Firefighters gain control of wildfire in lower northern Michigan

Mark Hicks Sarah Rahal
The Detroit News

The controlled burn in northern Lower Michigan that escalated into a wildfire and burned about 6,100 acres over the weekend still was burning Sunday but under control, with no injuries or loss of homes, authorities said.

Full containment of the Brittle Fire could take until Friday, authorities said. 

The fire in Iosco County on the Huron Shores Ranger District of the Huron-Manistee National Forest started Friday in an effort to restore natural conditions. The purpose of the controlled burn was "to reduce hazardous fuels, restore ecosystem function with fire-adapted vegetation and enhance wildlife habitat," the U.S. Forest Service said in a statement. Multiple agencies, and aircraft, including tankers, were helping.

But by nightfall Friday, the flames had jumped the containment lines and became an uncontrolled fire; within a few hours, firefighters had the blaze back under control. 

By Sunday morning, the fire reached 40% containment, meaning the amount of fire line deemed secure and was expected to continue rising throughout the day, said Joshua Veal, a public affairs officer for the Huron-Manistee National Forests.

The flames somehow jumped a containment line, said Debra-Ann Brabazon, a fire prevention education specialist and fire information officer with the U.S. Forest Service.

Authorities immediately tried to suppress the blaze, but "we were unable to contain it," Veal said.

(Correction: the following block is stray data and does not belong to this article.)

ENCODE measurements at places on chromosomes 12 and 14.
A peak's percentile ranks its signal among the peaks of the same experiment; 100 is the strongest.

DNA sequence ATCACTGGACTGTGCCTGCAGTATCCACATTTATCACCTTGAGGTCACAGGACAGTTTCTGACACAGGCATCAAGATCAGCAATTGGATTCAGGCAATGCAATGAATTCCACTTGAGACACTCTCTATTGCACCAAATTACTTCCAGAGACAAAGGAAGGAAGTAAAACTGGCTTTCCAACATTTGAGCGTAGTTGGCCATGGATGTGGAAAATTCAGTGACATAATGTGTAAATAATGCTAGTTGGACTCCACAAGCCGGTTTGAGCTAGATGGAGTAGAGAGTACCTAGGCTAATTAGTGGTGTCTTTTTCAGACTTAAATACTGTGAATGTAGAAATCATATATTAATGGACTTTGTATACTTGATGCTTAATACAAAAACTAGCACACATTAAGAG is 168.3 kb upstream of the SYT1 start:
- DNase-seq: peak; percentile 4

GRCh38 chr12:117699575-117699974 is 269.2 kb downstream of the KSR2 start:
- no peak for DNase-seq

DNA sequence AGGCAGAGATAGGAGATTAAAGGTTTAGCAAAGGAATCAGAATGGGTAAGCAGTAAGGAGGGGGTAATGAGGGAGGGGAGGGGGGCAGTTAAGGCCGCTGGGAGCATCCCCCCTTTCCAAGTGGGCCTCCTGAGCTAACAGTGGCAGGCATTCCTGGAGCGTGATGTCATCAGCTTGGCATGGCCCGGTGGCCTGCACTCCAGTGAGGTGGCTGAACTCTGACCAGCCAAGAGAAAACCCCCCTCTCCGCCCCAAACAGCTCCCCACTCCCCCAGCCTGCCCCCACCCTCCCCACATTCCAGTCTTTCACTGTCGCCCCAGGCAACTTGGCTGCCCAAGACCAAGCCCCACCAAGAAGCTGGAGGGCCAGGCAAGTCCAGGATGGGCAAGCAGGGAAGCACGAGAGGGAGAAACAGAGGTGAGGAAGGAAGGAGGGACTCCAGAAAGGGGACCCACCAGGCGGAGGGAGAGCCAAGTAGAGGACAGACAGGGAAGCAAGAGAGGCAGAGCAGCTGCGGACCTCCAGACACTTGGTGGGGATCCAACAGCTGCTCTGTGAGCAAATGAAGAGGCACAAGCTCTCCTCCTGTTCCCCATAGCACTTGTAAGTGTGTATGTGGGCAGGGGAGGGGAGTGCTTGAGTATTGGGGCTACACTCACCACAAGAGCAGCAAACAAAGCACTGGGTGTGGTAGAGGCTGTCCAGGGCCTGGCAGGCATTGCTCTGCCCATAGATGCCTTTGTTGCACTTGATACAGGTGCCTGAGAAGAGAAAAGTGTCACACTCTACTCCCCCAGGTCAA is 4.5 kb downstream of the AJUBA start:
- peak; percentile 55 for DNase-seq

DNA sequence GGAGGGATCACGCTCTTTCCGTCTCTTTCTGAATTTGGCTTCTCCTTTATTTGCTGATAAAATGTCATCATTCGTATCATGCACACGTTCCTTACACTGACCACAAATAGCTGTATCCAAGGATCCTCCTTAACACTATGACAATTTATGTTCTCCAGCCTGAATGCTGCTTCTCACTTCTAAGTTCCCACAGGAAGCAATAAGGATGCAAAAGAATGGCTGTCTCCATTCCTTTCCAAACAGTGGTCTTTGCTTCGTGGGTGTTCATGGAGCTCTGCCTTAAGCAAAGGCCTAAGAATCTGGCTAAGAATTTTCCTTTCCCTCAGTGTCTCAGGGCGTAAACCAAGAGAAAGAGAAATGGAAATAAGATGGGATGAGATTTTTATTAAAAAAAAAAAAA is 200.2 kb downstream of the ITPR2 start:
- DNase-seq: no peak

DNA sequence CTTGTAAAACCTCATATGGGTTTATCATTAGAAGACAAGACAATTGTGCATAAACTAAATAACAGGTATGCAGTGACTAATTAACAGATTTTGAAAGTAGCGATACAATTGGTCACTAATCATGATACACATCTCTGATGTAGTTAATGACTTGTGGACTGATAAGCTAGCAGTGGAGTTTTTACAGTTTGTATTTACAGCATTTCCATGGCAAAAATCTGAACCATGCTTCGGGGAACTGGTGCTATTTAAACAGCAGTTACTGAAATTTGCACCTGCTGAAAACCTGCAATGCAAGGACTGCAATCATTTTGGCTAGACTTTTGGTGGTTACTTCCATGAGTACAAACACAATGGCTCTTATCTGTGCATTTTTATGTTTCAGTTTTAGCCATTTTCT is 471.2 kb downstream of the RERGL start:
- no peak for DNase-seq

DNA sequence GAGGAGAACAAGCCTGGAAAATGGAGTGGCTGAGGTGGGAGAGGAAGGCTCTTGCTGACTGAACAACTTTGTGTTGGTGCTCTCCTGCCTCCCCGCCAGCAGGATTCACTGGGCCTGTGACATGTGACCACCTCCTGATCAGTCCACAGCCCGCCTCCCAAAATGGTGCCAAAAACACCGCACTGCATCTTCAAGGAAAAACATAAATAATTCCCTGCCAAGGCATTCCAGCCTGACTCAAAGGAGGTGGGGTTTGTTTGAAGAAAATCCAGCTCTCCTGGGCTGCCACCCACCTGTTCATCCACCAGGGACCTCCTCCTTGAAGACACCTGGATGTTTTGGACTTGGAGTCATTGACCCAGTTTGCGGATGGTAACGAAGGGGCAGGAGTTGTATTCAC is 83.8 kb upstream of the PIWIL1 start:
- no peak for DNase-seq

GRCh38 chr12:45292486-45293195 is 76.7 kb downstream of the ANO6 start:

Veal said firefighters took advantage of cooler weather Friday night and gained control of the blaze between 9 and 10 p.m.

Authorities Sunday asked the public to stay away from closed areas to allow the firefighters, engines, helicopters and other equipment to work.

Firefighters are patrolling along the fire area and extinguishing hot spots, a process known as mopping up. As that process is completed, containment of the fire increases. Firefighters are also working along public trails in the fire area to remove fire-damaged hazard trees that may fall into the trail.

"We're strengthening the fire line, working on increasing the containment," Veal said.

Michigan State Police reported about 65 residents in the area around Iosco County, north of Sand Lake and south of Cooke Dam Pond near Oscoda, were forced to leave. 

A subdivision in nearby Oscoda Township and in an area near Wilber also were evacuated.

Monday morning, the Type 2 Eastern Area Incident Management Gold Team will assume command of the Brittle Fire and are bringing additional resources for support.

Officials said multiple aircraft were on the scene.

The Huron-Manistee National Forests officials urged the public not to fly any unmanned aircraft systems or drones over or near the fire.

“Unauthorized drone flights pose serious risks to firefighter and public safety and the effectiveness of wildfire suppression operations,” according to a press release.

The scope of the fire was shown on NASA's Fire Information for Resource Management System online.